Carbon loss after forest drainage of three peatlands in southern Sweden

University essay from SLU/Dept. of Forest Soils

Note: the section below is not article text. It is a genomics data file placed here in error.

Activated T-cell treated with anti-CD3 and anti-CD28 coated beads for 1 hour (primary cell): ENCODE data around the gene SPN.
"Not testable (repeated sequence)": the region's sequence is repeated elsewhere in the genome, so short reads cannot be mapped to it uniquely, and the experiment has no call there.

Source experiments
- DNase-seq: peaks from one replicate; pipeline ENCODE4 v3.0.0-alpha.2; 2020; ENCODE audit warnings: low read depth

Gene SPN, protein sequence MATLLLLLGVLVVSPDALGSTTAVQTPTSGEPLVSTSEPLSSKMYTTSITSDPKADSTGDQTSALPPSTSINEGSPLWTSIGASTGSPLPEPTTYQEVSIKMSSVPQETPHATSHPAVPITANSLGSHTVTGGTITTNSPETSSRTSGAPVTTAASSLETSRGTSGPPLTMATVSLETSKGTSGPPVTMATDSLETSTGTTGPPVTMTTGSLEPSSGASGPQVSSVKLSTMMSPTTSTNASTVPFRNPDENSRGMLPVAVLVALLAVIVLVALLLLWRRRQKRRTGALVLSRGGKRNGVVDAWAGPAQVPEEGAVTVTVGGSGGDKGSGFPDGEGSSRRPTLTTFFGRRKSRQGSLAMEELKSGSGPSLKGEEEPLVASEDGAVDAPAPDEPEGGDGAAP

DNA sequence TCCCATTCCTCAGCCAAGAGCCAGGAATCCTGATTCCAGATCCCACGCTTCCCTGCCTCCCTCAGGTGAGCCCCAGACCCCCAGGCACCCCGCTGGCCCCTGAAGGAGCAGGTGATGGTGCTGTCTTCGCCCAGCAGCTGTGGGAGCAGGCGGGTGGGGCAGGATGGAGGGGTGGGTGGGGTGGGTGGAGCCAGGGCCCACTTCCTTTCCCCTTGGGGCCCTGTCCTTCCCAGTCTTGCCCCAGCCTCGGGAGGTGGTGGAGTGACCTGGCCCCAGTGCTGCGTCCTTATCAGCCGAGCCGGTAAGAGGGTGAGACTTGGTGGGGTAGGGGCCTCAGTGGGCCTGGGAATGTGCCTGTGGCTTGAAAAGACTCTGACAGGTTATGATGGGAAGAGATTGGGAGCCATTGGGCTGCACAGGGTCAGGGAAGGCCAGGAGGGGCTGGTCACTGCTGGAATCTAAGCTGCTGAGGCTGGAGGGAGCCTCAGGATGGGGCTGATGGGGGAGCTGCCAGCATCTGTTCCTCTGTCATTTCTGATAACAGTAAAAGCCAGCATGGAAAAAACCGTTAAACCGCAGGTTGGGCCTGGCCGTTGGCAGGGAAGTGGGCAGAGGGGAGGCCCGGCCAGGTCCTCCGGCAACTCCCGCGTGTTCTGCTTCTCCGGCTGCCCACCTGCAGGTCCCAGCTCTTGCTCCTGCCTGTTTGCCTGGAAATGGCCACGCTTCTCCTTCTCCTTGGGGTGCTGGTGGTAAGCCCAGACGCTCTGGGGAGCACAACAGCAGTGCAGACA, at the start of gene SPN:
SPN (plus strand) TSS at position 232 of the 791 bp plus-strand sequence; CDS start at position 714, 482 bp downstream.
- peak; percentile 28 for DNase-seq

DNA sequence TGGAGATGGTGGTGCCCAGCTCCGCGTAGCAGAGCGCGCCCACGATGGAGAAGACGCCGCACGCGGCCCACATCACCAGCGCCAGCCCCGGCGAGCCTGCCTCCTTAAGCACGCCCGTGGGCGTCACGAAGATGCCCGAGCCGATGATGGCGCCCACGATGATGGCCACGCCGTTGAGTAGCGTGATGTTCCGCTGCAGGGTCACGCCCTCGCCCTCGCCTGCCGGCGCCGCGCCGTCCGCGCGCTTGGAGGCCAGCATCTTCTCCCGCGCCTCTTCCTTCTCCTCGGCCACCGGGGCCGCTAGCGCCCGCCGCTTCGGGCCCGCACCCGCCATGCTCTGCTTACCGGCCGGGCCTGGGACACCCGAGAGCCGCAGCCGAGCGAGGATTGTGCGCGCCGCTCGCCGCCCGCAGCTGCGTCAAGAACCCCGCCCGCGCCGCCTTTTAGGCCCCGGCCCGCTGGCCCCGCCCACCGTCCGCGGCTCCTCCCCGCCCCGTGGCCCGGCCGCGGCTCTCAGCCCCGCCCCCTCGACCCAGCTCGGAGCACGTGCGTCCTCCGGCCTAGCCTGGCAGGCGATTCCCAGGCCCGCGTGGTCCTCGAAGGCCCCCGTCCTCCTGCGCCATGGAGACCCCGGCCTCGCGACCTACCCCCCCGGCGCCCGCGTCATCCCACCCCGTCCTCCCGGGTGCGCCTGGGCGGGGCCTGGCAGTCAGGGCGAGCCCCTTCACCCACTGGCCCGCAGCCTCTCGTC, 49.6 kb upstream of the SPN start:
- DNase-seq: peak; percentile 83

Abstract: Increased amounts of carbon dioxide in the atmosphere influence the global climate. It is therefore important to understand the effects of forestry measures on the distribution of carbon between soil, plants and atmosphere. In the present study, net changes in the peat carbon stores of mires, as a result of forestry drainage, were investigated. Drainage of a mire generally increases the decomposition of the peat, which leads to an increased flux of carbon dioxide to the atmosphere. On the other hand, drainage increases forest growth, which leads to an accumulation of carbon into the biomass of the trees and thereby also an addition of carbon to the peat by an increased production of litter. Three mire areas in southern Sweden were included in the study: the Siksjöbäcken area, where two drained fens, Letjärn and Särkalampi, and one undrained fen, Hamptjärn, were investigated; the Torvbråten area, which consists of one undrained and one drained bog, Myggbotjärn and Torvbråten; and Gillermossen, which is a drained fen. The differences between the areas made it possible to study how changes in the carbon stores after drainage depend on site factors. The two fen areas (the Siksjöbäcken area and Gillermossen), the Torvbråten bog plane and the Torvbråten marginal slope were regarded as four different sites. Drainage was carried out at Gillermossen in 1990, at Torvbråten in 1982 and at Letjärn and Särkalampi in 1981. In connection to the drainage of the mires, a hydrological study was carried out. Groundwater tubes were then installed at some stations at each mire. Using these tubes, the changes in the peat surface level after drainage could be measured for the present study. Volumetric peat samples were also collected in connection to the drainage, at the same stations. The change in the peat surface level, together with volume weights calculated for the early volumetric samples and for new volumetric samples, were used to calculate the total carbon content in the peat, down to a certain level, at a point in time close to the drainage and in the year 2000, i.e. 10-20 years later. The net change in the peat carbon store was determined by comparing the total carbon content of the peat at these two occasions, for each station. For the Siksjöbäcken area, the earlier values of volume weight could not be used and the carbon content calculated for the drained mires for the year 2000, in a certain layer, was instead compared to the carbon content in the corresponding layer in the undrained reference mire, Hamptjärn, in the same year. The main purpose of investigating both drained and undrained mires was that the undrained mires could serve as reference mires for the drained mires in the same area. The changes in the carbon stores of the undrained mires were subtracted from the changes at the drained mires and the resulting values were assumed to represent only the changes in the carbon stores that were actually caused by drainage. No correction could be made for Gillermossen, since there was no reference mire. For Letjärn and Särkalampi, no separate correction was needed, due to the different method used to calculate the carbon loss. The possible effects of the fertilization carried out on some of the mires, in connection to the drainage, were included in the "effects of drainage", since it is common practice to fertilize a mire after it has been drained. The peat was analyzed with respect to pH, C-content and N-content, both in connection to the drainage and in the year 2000. The degree of decomposition was determined for some stations in connection to the drainage and for all stations in the year 2000. The early values of pH, C/N ratio and degree of decomposition were used to analyze why the changes in the carbon stores differed between sites. Another site factor considered was the tree cover. If the different stations could be regarded as having a tree cover or not was decided in the year 2000. The changes in the carbon stores after drainage were also assumed to be related to how much the groundwater level had been lowered. At each station, the average groundwater level, during the frost-free part of the year, was compared for two years with similar amounts of precipitation, one before drainage and one some years after drainage, when the water table was assumed to have stabilized. The difference was interpreted as the change in the groundwater table that was caused by drainage. The water-level drawdown was then 30.4 cm at Letjärn and Särkalampi, 12.9 cm at the Torvbråten marginal slope, 28.8 cm at the Torvbråten bog plane and 50.9 cm at Gillermossen. The peat surface subsided at all stations during the period studied, which was unexpected for the undrained mires. The mean subsidence was 6.9 cm at Hamptjärn, 12.5 cm at Letjärn and Särkalampi, 3.7 cm at Myggbotjärn, 9.7 cm at the Torvbråten marginal slope, 39.4 cm at the Torvbråten bog plane and 11.0 cm at Gillermossen. The preliminary calculations of changes in the carbon stores, before the corrections using the reference mires, also showed a loss of carbon from all stations, even from those that were not drained. This could be an indication of real losses of carbon from the undrained mires, caused by dry periods or possibly by deposition of nutrients from anthropogenic sources. However, it could also be a result of systematic errors in the measurements. Explaining the subsidence and the relatively high values of carbon loss at the undrained mires requires additional information and is beyond the scope of the present study. However, it should be an interesting subject of further investigations. After the correction of the carbon loss values, by the use of the reference mires, the mean loss of carbon was 76 g C m-2a-1 for Letjärn and Särkalampi, 813 g C m-2a-1 for Gillermossen, 8 g C m-2a-1 for the marginal slope at Torvbråten and 635 g C m-2a-1 for the bog plane at Torvbråten. These values can be compared to the average accumulation of carbon for an undrained northern peatland, which is 21 g C m-2a-1 (Clymo et al., 1998). The uncertainties in the determinations of the peat surface level were at many stations relatively large compared to the change in the peat surface level that was caused by drainage. These uncertainties were considered to be the largest source of errors in the carbon loss values. The maximum errors in the carbon loss values were estimated, in two different ways. First, the errors that could arise from the uncertainties regarding the determinations of the peat surface level, at different stages in the investigation, were estimated and added together. Secondly, the errors in the final carbon loss values, that could still be left after the reference mire correction, were estimated by the calculation of confidence intervals, for the mires where the reference mires were used, i.e. for Torvbråten and for Letjärn and Särkalampi. The uncertainties were found to be quite large, but they were regarded to be small enough to allow some conclusions to be drawn about how the amounts of carbon lost may be related to site factors. The drainage impact, the tree cover and perhaps the initial degree of decomposition seemed to be the most important factors influencing the changes in the carbon stores, while the C/N ratio and the pH seemed to be less important. As an example, the losses of carbon from the Torvbråten bog plane were large despite a low pH and a high C/N ratio. Since the change in the groundwater table was virtually the same for the bog plane as for the fens in the Siksjöbäcken area (Letjärn and Särkalampi), 28.8 cm and 30.4 cm respectively, the large difference in carbon loss between these sites was assumed to be caused either by the larger share of tree-covered stations in the fen area or by the initially higher degree of decomposition of the fen peat, or by both. The large difference in carbon loss between the two fen areas, Gillermossen on the one hand and Letjärn and Särkalampi on the other hand, was probably due to a combination of different factors: a difference in drainage impact, a difference in C/N ratio, the lack of a reference mire correction for Gillermossen and a shorter period of study for Gillermossen.